Relief of suffering
Since the early 1800s British Friends have assisted the victims of war and famine. In 1871 the Friends War Victims Relief Committee was formed to help those whose homes and livelihood had been devastated in the Franco-Prussian war. This committee adopted as its badge the black and red Quaker star which is now a symbol used by Britain Yearly Meeting.
Most relief work begins with some obvious need. But almost always there is, behind the physical need, something much less concrete, a damaged or lonely or hopeless or hungry spirit, and relief work which does not penetrate to this level, directly or indirectly, consciously or unconsciously, and make some contribution to healing is a job only partially done... Inspired relief workers cease to be external agents; like Woolman they have a sense of being 'mixed' in with suffering mankind: unselfconsciously they become part of the chaos, the misery and the perplexity in which they move, and yet they neither accept nor are degraded by the situation. Because of their certainty of the will of God for them they are not frightened to find themselves in the centre of the world's evil, and because of their experience of the love of God, they have the patience and the understanding to speak to the condition of their fellows. They do not go about looking for a job to do. They are drawn by their divinely-rooted imagination to the service of God and their fellows in a way that the Lord wills. A relief organisation, then, ought to be a corporate body capable of both commonsense and imaginative action, combined with a natural ability to convey to others a sense of inner peace and stability, surviving outward chaos and yet not divorced from it.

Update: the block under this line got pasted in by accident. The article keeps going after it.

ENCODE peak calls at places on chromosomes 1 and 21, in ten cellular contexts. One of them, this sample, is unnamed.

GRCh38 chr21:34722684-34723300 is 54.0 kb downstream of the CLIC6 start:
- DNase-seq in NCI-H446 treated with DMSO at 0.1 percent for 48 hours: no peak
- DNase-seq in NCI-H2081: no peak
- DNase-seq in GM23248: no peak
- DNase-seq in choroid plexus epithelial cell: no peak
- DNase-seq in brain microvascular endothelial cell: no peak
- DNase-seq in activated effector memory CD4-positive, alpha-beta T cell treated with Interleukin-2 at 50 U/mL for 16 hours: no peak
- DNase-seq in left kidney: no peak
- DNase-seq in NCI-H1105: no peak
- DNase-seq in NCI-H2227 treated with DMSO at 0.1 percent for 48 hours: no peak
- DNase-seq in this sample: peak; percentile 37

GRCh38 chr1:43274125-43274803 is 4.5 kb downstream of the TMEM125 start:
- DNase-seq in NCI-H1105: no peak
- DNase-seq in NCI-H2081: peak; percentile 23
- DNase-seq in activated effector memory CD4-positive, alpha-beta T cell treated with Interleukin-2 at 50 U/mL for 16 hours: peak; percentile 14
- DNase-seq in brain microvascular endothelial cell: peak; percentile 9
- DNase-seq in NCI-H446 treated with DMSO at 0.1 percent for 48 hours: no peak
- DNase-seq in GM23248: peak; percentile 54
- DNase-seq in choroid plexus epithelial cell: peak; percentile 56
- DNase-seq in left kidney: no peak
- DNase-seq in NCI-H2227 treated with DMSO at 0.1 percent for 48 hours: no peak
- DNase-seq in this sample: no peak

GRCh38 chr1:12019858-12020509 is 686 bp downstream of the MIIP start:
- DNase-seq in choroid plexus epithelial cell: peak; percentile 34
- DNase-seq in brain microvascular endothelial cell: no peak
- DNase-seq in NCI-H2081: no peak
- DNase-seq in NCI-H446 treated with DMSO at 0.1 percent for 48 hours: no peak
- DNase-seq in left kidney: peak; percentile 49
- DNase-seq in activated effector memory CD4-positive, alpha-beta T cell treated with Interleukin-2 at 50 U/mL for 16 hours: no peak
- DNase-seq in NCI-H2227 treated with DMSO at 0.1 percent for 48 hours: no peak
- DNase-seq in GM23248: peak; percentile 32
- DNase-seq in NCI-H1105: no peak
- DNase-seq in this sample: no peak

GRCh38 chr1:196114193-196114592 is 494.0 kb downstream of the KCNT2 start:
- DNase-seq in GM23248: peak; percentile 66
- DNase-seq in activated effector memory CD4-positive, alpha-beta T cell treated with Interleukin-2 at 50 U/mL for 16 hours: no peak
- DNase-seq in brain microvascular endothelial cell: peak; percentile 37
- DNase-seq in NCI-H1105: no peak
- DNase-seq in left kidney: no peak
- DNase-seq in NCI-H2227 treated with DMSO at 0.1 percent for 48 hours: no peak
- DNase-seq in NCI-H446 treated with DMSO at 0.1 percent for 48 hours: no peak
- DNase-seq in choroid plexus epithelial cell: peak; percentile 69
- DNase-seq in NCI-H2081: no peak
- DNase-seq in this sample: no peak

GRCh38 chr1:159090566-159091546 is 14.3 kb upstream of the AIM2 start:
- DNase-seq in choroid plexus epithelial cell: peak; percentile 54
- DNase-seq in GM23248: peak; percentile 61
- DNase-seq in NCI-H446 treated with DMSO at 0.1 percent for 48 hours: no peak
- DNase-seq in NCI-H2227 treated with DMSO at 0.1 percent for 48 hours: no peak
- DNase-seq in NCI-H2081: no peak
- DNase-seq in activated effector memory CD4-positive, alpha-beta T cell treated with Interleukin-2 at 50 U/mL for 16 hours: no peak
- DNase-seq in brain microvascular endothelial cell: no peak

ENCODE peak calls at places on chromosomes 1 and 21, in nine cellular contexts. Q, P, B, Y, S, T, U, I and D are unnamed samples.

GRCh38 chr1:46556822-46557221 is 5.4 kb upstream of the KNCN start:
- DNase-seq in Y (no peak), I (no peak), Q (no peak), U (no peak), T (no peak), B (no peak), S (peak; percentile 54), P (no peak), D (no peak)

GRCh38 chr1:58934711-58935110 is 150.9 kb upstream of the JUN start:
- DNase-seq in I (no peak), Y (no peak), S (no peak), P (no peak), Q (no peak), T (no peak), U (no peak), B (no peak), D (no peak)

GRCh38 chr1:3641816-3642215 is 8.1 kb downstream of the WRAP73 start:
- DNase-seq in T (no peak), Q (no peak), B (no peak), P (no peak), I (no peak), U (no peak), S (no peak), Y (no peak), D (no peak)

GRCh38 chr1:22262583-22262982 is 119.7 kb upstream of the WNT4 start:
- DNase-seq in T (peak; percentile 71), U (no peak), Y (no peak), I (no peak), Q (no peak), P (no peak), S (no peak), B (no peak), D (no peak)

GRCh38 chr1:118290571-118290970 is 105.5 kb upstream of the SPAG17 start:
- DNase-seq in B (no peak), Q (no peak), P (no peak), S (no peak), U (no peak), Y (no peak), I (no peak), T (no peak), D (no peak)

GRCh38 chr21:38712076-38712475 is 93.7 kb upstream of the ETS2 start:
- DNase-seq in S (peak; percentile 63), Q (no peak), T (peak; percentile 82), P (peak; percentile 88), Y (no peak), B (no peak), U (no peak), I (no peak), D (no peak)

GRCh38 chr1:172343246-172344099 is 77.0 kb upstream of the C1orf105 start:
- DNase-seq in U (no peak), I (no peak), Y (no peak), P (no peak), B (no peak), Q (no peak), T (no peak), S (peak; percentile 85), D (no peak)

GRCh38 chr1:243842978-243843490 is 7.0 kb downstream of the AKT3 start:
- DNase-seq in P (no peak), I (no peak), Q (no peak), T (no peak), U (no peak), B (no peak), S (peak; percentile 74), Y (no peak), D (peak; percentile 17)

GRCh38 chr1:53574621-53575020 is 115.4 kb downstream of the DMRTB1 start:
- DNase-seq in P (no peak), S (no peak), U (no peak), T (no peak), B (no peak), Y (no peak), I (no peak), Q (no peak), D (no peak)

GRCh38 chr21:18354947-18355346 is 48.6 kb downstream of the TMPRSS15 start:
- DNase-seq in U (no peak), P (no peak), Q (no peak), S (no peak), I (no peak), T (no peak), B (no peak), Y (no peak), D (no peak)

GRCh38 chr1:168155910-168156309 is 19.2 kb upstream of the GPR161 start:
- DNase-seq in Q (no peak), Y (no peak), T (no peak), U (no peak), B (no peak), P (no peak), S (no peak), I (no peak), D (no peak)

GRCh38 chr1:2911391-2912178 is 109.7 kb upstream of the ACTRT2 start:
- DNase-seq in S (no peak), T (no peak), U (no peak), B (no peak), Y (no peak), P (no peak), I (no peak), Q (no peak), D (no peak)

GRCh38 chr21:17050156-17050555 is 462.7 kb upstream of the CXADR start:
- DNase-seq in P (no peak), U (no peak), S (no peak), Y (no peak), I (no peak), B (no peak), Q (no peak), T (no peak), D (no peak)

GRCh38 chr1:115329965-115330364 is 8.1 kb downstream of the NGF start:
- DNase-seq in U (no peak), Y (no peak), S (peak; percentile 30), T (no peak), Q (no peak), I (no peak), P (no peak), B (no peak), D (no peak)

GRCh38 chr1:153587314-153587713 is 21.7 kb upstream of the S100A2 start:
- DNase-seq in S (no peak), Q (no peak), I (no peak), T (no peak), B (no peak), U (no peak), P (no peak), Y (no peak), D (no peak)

Roger Wilson, 1949